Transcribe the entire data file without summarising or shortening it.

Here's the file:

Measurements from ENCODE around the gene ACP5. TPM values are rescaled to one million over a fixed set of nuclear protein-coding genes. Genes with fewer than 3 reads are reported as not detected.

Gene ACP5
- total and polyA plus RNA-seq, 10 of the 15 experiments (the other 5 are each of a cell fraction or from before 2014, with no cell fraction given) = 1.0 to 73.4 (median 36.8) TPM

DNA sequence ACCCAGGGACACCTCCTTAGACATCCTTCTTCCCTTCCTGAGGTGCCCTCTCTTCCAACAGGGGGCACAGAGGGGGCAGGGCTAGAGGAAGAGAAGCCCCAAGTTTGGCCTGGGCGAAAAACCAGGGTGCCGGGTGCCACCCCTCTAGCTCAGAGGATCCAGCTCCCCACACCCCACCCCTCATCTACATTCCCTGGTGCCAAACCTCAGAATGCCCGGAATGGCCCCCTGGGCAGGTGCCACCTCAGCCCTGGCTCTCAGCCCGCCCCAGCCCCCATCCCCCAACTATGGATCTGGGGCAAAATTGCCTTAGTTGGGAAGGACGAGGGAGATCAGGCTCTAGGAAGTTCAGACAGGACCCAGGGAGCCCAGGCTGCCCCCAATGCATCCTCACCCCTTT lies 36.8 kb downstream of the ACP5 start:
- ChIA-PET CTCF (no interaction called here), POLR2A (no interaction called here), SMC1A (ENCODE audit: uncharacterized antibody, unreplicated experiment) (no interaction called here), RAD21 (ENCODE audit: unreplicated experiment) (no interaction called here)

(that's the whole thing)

Measurements from ENCODE around the gene ACP5. TPM values are rescaled to one million over a fixed set of nuclear protein-coding genes. Genes with fewer than 3 reads are reported as not detected.

Gene ACP5
- total and polyA plus RNA-seq, 10 of the 15 experiments (the other 5 are each of a cell fraction or from before 2014, with no cell fraction given) = 1.0 to 73.4 (median 36.8) TPM

DNA sequence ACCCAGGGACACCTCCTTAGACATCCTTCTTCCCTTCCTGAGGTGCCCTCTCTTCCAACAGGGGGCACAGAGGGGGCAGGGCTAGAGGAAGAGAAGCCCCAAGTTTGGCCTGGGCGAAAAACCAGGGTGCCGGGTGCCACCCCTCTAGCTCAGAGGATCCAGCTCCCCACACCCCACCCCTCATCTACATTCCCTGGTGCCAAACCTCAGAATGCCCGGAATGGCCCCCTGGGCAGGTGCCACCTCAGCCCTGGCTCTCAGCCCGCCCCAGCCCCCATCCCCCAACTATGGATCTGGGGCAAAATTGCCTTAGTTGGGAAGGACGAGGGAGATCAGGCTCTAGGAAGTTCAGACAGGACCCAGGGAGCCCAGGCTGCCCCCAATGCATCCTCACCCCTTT lies 36.8 kb downstream of the ACP5 start:
- ChIA-PET CTCF (no interaction called here), POLR2A (no interaction called here), SMC1A (ENCODE audit: uncharacterized antibody, unreplicated experiment) (no interaction called here), RAD21 (ENCODE audit: unreplicated experiment) (no interaction called here)